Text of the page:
Whilst external optimization does involve knowledge integration, knowledge integration is more general than just optimization, since knowledge integration is a part of self-reflectivity also.

Therefore, it's 'knowledge integration' which is the most accurate definition of intelligence and not 'Optimization'.

By the way Chris and Mike, some-one should set up a web-site categorizing all of Eliezer's intellectual blunders over the years, because lord knows, he's made so many of them. Here are some more of his major blunders:

*General intelligence without Qualia

Wrong. Consciousness (conscious experience) is most probably a fundamental property of the universe, arising from subtle aspects of reflectivity that are likely close to universal. Yudkowsky's error here is reductive materialism, the idea that talk of qualia can be completely reduced to talk of physical states. Whilst it's certainly true that conscious experiences are dependent on physical states, there's no firm philosophical foundation for thinking that mental concepts can be completely removed from our explanation of reality and so non-reductive materialism is a more likely possibility (see for instance Donald Donaldson's Anomalous Monism or Chalmer's Dual-Aspect Monism). Consciousness might be physical, but phenomonal properties cannot be reduced to physical properties, and there's no clear cut set of rules enabling us to identity one set of properties with the other.

*Extrapolated Coherent Volition as the basis of Friendliness

Wrong. Whilst extrapolated volition is certainly a part of Friendliness, Yudkowsky's error here is to equate Friendliness solely with morality. In fact normative questions (questions of what is good and bad) are more general than just moral questions, and so CEV cannot serve as the entire basis for Friendliness.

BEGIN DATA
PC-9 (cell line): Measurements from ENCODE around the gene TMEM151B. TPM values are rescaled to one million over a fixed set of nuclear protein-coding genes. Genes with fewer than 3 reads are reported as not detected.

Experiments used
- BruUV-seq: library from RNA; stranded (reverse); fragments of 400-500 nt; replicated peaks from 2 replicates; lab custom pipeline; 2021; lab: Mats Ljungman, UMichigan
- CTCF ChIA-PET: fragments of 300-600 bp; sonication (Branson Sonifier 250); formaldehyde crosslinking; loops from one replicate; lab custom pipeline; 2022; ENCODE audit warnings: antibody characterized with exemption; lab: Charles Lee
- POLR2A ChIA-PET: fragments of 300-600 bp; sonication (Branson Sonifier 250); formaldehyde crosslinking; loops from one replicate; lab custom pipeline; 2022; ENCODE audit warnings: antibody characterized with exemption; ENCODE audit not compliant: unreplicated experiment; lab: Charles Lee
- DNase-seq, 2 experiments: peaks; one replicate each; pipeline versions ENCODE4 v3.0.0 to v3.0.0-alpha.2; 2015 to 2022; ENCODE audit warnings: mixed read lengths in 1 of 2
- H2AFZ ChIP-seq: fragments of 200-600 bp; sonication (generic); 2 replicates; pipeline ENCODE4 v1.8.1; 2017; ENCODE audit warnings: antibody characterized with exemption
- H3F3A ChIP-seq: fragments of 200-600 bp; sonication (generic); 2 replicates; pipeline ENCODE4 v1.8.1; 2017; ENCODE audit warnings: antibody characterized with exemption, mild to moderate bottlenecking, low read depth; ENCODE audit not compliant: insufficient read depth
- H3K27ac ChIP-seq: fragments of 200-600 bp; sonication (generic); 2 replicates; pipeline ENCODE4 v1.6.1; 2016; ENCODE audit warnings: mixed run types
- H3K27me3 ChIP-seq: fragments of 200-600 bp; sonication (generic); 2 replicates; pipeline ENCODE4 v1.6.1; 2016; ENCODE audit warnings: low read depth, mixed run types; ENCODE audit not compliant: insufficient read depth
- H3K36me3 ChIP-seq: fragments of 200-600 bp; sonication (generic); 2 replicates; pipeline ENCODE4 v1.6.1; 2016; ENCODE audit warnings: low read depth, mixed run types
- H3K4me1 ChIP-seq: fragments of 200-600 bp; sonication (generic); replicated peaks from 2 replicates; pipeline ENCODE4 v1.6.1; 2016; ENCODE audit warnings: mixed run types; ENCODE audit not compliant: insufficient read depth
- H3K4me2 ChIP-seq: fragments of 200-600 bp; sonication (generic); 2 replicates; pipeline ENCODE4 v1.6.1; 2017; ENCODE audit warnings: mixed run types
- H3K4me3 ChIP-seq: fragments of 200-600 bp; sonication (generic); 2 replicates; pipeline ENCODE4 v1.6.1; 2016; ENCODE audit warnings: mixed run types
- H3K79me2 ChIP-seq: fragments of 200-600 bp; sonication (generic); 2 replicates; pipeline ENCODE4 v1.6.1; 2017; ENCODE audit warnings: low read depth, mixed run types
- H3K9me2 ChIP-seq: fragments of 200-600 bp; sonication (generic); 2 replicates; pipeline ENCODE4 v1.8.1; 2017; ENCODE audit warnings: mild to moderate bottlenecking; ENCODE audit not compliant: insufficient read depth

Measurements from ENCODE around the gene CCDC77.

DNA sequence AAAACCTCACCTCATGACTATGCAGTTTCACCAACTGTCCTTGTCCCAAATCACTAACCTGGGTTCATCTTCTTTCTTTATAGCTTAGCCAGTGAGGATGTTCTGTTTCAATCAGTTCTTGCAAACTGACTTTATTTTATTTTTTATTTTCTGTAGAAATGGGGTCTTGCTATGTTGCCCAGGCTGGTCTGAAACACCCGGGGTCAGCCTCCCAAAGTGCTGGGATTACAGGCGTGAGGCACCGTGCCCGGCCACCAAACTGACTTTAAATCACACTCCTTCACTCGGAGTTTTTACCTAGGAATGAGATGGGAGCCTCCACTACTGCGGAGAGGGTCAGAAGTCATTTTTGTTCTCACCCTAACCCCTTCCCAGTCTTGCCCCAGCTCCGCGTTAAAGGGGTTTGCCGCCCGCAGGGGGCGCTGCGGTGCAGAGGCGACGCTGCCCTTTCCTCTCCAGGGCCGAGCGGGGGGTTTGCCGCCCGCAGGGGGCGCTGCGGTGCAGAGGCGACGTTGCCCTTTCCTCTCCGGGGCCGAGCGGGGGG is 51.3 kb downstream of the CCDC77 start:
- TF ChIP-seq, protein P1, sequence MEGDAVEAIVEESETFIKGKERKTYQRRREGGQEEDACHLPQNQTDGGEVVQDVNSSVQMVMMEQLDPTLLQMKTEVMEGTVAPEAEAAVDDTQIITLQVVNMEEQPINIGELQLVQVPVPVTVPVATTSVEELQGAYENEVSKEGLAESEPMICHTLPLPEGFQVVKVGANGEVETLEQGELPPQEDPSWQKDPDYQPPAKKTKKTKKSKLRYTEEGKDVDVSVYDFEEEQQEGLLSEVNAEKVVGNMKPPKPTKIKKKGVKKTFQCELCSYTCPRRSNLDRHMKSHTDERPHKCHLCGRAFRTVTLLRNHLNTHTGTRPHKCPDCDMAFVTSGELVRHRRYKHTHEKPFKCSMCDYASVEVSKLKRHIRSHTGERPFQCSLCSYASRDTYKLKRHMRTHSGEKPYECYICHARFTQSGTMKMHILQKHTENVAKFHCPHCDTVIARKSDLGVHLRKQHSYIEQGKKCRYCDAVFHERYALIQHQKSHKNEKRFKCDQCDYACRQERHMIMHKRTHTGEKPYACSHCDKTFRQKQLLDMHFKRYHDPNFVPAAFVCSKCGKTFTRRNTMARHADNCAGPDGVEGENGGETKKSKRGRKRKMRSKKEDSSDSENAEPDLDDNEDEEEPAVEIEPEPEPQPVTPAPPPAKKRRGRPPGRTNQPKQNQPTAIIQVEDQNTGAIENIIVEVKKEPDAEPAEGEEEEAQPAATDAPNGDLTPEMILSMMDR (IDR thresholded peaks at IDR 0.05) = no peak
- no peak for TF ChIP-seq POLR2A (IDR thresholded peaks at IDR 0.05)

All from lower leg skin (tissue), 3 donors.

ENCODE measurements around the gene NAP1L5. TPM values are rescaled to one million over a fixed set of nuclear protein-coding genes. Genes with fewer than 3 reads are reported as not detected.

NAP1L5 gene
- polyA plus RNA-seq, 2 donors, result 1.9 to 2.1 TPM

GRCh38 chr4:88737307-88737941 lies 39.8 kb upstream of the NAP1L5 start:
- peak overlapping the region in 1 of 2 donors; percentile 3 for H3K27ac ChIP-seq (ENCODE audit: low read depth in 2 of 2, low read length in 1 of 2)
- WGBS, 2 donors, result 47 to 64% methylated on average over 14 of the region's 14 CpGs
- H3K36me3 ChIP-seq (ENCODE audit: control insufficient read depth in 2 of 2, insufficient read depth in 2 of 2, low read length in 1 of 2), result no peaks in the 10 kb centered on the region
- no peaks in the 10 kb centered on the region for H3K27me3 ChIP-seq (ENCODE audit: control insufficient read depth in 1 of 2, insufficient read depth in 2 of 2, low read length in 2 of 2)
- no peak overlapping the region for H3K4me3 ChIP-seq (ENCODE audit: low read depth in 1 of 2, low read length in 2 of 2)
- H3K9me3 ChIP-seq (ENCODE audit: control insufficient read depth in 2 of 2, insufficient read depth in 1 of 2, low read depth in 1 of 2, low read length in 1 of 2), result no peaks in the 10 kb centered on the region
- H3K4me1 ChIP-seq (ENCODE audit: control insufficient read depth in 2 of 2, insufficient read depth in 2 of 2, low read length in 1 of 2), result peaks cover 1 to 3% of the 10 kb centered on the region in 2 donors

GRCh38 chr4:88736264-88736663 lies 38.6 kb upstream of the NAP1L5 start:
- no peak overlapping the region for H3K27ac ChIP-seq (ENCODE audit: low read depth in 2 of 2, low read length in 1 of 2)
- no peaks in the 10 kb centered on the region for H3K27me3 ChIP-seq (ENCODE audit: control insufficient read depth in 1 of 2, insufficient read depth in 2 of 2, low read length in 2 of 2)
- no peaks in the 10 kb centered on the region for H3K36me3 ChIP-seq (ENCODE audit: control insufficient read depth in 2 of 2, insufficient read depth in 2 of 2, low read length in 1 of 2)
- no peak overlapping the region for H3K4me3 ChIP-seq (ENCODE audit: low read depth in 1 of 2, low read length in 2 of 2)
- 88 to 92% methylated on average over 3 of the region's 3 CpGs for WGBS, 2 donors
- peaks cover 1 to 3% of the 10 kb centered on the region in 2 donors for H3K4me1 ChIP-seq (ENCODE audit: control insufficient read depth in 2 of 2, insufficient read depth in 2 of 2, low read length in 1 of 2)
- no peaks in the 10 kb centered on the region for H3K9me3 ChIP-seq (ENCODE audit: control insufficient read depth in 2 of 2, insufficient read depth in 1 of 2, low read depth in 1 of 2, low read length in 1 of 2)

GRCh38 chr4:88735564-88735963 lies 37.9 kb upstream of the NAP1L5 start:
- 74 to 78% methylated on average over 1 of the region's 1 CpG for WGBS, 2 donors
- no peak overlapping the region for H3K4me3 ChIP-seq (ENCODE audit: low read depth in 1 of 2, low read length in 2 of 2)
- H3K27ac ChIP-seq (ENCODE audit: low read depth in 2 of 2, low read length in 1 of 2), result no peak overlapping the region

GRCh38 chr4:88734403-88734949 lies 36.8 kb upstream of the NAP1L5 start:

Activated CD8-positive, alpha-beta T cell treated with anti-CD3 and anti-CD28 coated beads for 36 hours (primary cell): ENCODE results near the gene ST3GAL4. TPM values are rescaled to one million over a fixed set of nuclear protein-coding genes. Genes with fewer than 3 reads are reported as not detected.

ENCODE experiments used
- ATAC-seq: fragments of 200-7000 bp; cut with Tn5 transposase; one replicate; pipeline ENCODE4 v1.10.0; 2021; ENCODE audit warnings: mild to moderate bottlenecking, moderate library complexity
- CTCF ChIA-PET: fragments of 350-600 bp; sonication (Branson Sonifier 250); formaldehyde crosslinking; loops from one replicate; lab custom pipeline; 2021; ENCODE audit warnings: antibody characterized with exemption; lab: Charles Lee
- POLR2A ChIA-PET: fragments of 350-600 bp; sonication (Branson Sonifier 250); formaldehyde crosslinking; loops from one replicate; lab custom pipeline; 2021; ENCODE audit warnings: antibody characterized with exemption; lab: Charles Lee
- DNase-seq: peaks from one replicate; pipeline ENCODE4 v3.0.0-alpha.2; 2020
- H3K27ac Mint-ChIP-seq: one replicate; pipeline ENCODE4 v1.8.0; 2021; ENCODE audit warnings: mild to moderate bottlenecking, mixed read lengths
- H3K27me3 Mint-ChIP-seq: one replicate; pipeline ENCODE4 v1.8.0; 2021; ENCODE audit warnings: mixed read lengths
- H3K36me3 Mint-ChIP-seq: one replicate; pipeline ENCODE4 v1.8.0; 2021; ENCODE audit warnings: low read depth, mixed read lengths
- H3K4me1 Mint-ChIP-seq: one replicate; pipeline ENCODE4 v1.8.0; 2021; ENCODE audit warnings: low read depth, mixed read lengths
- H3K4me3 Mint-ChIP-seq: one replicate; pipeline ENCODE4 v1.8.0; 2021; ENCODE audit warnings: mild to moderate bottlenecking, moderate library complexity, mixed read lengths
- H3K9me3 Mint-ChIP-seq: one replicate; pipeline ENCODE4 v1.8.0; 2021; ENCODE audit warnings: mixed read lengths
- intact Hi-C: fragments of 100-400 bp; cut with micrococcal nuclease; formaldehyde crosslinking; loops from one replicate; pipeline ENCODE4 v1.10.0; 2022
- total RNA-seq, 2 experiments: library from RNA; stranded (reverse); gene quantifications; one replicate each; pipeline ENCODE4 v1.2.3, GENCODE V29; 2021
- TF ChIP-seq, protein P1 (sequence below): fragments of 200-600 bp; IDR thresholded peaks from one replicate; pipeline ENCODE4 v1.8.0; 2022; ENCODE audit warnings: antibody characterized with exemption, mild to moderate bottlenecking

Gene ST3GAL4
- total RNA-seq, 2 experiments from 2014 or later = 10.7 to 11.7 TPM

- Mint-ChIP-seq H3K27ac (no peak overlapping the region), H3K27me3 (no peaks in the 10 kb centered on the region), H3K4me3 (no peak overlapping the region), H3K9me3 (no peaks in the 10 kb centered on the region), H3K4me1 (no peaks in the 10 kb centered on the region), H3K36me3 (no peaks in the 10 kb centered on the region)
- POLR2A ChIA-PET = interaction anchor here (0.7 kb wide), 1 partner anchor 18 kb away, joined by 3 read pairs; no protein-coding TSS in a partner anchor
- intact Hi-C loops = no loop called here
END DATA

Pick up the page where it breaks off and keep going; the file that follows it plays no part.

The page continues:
Any truly coherent foundation for value systems has to deal with the space of all possible sentient minds, which suggests the existence of a *Universal Value System* - a fixed set of foundational values that all rational sentient minds would eventually agree on if they thought about for long enough.

*The possibility of world-destroying unfriendly AI

Wrong. This is based on the idea that intelligence is something completely independent of values. The error here is a failure to take into account reflectivity (again). The cogntive processes underpinning intelligence itself should be considered a part of what is being valued and therefore intelligence cannot be independent of values in the way Yudkowsky believes. More likely, unfriendly AI are neccesserily limited and could not recursively self-improve.

Mike Treder, CRN

By the way Chris and Mike, some-one should set up a web-site...

Perhaps you should do it yourself, Marc, because this blog is definitely not the right place for such an attack. I'll leave your comment above as an example of what not to do, but any more like it will be deleted.

Marc Geddes

How does this constitute an 'attack' Mike?

It's merely a summary of my points of disagreement with the Sing Inst approach to artificial intelligence.

Mike Treder, CRN

Take it somewhere else.

micah glasser

Marc, For what its worth I agree with your approach to AI - but it certainly is uncouth to use someone else's blog as a soap box to cut down the ideas of another.


I think that SENS and other such approaches will give us indefinitely healthy life extension. Gene therapy, stem cell regeneration, and synthetic biology will give us morphological freedom. I also think that "wet" or biologically based nanotech will transform manufacturing in the next 50 years.

However, I do not expect to see drexlerian or "dry" nanotech, AI, or anything like "uploading" anytime soon.

In otherwords, I believe in the bio-singularity. But I do not subscribe to Kurtzweil's overall singularity.